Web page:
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What are the odds of my girlfriend getting a USA tourist visa?


grubas 12 | 1,390
15 Feb 2011 #61
delphiandomine: even if she gets the visa, she still has to convince the border guard to let her in - and they're not going to do that with someone who has "vague" plans.
rubbish.

Not really.She doesn't have to convince immigration officer BUT they still have the right to refuse her entry WITHOUT giving a reason.Valid visa does NOT guarantee entry to the US.
delphiandomine 88 | 18,454
15 Feb 2011 #62
Really man you're being really judgmental... I only made out with a girl at a party when I was drunk. We're 18 years old now

Underage drinking as well? My, my, my.

et you continue to post this stuff.

What stuff? Are you saying that a visa guarantees you entry to the USA? I mean, that's news to me that the border guards there are so lax.
Harry
15 Feb 2011 #63
you're so grossly ill informed about the USA

Perhaps we should take the word of the US government about whether having a valid visa means that a person will get into the USA? OK, let's see what their website says:

After I have my visa, I will be able to enter the U.S., correct?

A visa does not guarantee entry into the U.S. A visa allows a foreign citizen to travel to the U.S. port-of-entry, and the Department of Homeland Security U.S. Customs and Border Protection (CBP) immigration inspector authorizes or denies admission to the United States. See Admissions on the CBP website.

That is here: travel.state.gov/visa/questions/questions_1253.html#3

And when we go to the CBP website we see this:

If you are an alien, the CBP Officer must determine why you are coming to the United States, what documents you may require, if you have those documents, and how long you should be allowed to initially stay in the United States. These determinations usually take less than one minute to make. If you are allowed to proceed, the officer will stamp your passport and customs declaration form and issue a completed Form I-94 to you. A completed form I-94 will show what immigration classification you were given and how long you are allowed to stay.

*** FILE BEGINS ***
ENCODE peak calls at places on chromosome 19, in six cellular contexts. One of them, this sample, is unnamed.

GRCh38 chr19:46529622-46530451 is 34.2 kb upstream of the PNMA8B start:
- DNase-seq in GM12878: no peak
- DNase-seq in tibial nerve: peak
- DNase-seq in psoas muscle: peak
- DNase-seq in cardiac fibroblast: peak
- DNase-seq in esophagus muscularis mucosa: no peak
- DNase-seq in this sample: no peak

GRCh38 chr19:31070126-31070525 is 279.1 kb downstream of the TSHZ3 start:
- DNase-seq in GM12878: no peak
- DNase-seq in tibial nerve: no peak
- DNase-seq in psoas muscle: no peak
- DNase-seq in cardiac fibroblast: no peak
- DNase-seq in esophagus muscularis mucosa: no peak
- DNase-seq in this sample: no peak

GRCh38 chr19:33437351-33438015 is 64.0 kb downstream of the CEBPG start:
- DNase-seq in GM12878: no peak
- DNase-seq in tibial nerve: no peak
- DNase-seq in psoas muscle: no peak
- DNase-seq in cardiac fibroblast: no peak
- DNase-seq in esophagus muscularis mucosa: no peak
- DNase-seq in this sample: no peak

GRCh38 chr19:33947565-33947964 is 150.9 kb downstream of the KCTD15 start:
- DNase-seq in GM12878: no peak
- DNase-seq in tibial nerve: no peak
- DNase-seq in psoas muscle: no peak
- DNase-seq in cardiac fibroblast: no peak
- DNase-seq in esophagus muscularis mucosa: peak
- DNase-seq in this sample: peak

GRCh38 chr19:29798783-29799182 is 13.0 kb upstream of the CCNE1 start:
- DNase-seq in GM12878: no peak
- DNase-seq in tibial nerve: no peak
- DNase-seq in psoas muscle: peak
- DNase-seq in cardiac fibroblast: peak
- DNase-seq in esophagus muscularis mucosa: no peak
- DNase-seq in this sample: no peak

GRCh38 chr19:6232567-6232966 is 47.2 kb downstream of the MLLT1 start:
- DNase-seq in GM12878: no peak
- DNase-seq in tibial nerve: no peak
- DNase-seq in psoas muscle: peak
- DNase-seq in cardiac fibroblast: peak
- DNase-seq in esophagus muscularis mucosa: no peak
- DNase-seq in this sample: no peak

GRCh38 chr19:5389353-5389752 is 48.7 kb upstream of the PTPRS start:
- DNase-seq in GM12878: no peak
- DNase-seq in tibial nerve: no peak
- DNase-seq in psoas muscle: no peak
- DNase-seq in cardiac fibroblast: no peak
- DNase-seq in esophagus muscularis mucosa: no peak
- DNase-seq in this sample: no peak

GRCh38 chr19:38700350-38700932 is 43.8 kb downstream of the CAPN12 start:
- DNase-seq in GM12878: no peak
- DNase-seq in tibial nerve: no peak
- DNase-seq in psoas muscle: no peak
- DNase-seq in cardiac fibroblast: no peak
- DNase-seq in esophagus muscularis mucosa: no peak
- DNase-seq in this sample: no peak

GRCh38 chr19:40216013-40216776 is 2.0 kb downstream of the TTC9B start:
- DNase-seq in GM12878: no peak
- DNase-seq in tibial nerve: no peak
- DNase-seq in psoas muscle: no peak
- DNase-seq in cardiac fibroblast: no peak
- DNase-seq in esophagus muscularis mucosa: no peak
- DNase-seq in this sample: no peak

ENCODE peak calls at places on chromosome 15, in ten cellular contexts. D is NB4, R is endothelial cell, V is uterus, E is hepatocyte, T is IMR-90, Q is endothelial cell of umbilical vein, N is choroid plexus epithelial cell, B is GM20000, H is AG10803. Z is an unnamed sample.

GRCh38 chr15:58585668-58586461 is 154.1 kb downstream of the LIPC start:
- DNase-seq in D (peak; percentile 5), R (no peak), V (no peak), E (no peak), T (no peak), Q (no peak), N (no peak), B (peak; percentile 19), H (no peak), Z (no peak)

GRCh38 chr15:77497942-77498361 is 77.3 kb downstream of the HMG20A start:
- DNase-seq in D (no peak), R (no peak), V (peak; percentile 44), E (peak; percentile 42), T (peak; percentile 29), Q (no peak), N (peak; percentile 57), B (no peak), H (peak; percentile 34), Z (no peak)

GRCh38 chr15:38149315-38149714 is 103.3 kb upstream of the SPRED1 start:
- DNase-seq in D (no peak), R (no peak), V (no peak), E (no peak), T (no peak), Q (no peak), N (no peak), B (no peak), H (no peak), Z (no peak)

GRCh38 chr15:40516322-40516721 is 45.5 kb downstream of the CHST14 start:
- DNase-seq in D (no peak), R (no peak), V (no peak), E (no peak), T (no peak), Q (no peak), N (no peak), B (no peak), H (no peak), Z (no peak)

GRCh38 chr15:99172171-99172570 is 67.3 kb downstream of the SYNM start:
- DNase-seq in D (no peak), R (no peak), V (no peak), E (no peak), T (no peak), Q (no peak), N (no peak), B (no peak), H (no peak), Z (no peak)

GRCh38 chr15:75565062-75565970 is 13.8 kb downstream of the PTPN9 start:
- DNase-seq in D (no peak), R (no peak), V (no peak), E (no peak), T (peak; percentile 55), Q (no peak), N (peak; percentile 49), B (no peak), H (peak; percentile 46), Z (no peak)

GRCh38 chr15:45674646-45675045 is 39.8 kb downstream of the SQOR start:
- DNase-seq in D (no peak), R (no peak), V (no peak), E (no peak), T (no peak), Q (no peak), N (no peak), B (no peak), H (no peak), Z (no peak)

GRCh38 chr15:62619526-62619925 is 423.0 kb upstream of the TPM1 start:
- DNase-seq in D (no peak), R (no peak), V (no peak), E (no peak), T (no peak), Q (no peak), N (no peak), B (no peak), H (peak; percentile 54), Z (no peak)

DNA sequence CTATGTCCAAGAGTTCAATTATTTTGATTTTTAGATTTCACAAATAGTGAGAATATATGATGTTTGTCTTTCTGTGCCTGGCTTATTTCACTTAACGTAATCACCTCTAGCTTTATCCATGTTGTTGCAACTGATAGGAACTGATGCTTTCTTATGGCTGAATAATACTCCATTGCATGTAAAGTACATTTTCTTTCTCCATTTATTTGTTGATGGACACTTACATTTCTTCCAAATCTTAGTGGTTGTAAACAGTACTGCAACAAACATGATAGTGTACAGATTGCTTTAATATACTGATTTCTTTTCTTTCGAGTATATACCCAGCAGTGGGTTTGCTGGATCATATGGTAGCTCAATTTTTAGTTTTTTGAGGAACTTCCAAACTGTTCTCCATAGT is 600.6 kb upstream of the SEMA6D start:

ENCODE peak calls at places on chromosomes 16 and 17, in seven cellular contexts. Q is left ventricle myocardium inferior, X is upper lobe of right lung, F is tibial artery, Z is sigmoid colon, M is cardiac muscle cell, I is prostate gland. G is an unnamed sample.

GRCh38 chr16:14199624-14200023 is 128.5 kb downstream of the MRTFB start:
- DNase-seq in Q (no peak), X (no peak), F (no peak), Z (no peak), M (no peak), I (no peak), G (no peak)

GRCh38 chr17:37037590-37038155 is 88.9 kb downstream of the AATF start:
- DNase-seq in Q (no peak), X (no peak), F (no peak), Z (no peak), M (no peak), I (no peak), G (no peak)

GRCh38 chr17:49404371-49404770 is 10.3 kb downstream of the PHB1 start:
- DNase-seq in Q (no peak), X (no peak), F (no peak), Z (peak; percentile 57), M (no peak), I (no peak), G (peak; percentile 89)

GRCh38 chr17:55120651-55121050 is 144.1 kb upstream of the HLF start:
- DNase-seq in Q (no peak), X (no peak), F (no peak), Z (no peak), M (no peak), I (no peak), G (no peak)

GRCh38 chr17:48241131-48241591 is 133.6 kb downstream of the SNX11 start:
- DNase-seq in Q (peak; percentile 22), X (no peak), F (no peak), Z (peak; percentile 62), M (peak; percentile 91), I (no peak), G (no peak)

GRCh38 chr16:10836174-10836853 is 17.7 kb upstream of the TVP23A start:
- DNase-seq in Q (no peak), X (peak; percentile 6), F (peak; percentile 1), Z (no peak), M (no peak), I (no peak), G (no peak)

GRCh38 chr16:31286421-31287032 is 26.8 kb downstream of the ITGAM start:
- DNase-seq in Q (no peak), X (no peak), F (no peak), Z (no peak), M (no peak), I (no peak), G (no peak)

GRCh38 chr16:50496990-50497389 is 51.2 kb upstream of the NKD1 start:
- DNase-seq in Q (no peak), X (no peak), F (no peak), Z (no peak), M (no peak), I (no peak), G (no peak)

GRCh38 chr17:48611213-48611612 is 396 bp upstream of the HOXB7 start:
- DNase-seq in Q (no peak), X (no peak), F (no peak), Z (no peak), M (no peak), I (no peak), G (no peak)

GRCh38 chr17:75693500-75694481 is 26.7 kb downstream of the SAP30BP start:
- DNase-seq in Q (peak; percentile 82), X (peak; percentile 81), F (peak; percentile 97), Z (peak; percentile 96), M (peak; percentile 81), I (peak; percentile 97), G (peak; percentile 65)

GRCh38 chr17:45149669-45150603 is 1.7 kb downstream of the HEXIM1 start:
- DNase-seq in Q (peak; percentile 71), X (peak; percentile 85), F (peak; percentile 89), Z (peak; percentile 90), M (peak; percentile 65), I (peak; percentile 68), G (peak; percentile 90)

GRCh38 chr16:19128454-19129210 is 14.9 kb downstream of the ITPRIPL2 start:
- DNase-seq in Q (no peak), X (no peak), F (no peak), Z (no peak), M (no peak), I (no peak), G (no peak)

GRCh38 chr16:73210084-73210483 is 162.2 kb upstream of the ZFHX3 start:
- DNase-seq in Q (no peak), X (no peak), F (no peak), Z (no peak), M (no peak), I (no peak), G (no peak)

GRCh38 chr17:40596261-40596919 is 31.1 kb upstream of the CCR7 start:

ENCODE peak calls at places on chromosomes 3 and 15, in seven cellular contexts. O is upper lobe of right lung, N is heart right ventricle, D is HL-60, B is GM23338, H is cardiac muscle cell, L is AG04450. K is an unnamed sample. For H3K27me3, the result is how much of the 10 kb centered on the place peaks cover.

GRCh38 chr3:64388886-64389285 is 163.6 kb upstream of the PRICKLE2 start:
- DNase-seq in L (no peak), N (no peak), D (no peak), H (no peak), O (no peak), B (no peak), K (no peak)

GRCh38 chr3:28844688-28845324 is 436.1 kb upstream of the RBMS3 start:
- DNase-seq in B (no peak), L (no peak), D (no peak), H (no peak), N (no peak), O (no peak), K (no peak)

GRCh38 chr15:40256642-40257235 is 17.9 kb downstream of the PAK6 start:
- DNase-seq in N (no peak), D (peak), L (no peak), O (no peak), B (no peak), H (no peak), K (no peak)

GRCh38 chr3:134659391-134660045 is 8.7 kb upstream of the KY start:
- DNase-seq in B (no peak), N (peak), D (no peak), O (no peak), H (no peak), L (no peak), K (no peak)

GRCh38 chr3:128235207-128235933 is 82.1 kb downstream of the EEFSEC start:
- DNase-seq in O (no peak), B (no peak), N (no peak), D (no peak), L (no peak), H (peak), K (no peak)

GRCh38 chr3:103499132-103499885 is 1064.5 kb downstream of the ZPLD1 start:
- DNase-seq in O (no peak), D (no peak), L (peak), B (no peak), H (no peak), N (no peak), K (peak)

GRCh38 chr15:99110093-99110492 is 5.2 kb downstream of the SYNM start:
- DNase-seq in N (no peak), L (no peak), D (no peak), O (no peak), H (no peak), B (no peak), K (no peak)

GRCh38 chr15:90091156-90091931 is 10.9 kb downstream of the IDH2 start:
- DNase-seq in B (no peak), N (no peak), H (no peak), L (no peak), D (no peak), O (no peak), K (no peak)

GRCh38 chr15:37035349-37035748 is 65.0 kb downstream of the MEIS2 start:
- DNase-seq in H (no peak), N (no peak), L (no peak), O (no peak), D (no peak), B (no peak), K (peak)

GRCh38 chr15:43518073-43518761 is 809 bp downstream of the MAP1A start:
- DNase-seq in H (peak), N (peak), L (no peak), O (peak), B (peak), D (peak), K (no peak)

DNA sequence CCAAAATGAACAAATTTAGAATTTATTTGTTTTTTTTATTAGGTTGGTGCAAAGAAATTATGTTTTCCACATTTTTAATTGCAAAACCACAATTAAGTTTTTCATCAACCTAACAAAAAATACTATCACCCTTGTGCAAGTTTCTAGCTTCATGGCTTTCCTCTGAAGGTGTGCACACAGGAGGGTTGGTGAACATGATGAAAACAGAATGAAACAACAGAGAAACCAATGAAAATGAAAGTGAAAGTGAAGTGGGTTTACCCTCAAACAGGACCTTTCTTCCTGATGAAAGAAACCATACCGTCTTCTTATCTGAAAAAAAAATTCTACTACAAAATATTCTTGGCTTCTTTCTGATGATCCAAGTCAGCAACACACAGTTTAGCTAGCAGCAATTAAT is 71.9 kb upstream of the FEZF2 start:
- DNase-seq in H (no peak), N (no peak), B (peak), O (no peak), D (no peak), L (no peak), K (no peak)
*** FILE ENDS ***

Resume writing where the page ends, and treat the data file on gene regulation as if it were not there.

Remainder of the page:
Also, If you are an alien, CBP Officers may decide that you should not be permitted to enter the United States. There are many reasons why this might happen (see INA § 212(a)). You will either be placed in detention, or temporarily held until return flight arrangements can be made. If you have a visa, it may be cancelled. In certain instances, Officer(s) may not be able to decide if you should be allowed into the United States. In this case, your inspection may be deferred (postponed), and you will be instructed to go to another office located near your intended destination in the United States for further processing.

That information is here: cbp.gov/xp/cgov/travel/id_visa/legally_admitted_to_the_u_s.xml

If you would like to read INA § 212(a), you can find it here: w3.uchastings.edu/boswell_01/PDF/8usc1182.pdf

In general, it is often a good idea to check that one knows what one is talking about before one mouths off at somebody.
FUZZYWICKETS 8 | 1,883
15 Feb 2011 #64
Harry wrote:

In general, it is often a good idea to check that one knows what one is talking about before one mouths off at somebody.

I am WELL aware of the laws and regs. My wife is Polish, she came to the USA with me on a travel visa three times and I just went through the immigrant visa process last year for her......nothing you cut and paste will surprise me. go back and read page two of this thread. NOWHERE did I say that Homeland Security cannot refuse entry.

first there was this:

delph wrote: